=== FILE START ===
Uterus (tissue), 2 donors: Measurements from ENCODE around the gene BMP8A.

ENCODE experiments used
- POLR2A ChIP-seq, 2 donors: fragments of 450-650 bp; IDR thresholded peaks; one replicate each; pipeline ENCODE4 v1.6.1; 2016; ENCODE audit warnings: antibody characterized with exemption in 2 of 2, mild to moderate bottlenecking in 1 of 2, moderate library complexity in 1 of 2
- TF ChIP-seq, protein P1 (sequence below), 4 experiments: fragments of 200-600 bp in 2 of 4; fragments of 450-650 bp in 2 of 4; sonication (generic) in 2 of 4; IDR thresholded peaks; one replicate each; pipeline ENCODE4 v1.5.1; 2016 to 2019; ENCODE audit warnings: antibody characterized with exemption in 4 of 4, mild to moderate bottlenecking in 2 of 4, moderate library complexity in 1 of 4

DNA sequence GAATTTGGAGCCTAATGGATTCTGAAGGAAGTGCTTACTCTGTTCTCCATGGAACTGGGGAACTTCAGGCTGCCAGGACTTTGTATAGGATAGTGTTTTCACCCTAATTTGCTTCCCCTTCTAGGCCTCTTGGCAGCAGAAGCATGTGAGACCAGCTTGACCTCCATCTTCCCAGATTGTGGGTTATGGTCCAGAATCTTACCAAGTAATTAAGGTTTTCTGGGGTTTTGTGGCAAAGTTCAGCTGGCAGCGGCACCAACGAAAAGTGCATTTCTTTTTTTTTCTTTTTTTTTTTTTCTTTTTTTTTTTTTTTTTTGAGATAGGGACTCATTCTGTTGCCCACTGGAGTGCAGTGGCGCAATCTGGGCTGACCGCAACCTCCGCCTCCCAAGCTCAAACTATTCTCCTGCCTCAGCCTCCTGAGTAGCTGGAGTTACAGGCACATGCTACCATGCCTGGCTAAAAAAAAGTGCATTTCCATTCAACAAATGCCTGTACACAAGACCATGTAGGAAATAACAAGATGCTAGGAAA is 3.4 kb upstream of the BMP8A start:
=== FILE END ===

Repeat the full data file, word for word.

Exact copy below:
Uterus (tissue), 2 donors: Measurements from ENCODE around the gene BMP8A.

ENCODE experiments used
- POLR2A ChIP-seq, 2 donors: fragments of 450-650 bp; IDR thresholded peaks; one replicate each; pipeline ENCODE4 v1.6.1; 2016; ENCODE audit warnings: antibody characterized with exemption in 2 of 2, mild to moderate bottlenecking in 1 of 2, moderate library complexity in 1 of 2
- TF ChIP-seq, protein P1 (sequence below), 4 experiments: fragments of 200-600 bp in 2 of 4; fragments of 450-650 bp in 2 of 4; sonication (generic) in 2 of 4; IDR thresholded peaks; one replicate each; pipeline ENCODE4 v1.5.1; 2016 to 2019; ENCODE audit warnings: antibody characterized with exemption in 4 of 4, mild to moderate bottlenecking in 2 of 4, moderate library complexity in 1 of 4

DNA sequence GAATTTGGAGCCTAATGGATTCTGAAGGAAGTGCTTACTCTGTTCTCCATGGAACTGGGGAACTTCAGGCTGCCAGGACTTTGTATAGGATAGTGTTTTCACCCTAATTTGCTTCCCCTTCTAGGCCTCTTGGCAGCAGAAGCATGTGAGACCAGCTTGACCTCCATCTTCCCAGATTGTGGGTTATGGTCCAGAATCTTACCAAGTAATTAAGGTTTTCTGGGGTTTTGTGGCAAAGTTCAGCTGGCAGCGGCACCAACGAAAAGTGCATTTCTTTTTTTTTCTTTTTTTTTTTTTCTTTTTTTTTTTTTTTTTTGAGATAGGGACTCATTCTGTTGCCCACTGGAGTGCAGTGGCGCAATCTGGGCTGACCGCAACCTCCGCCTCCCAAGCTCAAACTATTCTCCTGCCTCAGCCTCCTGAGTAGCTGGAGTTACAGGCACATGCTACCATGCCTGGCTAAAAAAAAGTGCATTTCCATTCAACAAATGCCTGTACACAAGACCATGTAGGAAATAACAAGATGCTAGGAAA is 3.4 kb upstream of the BMP8A start: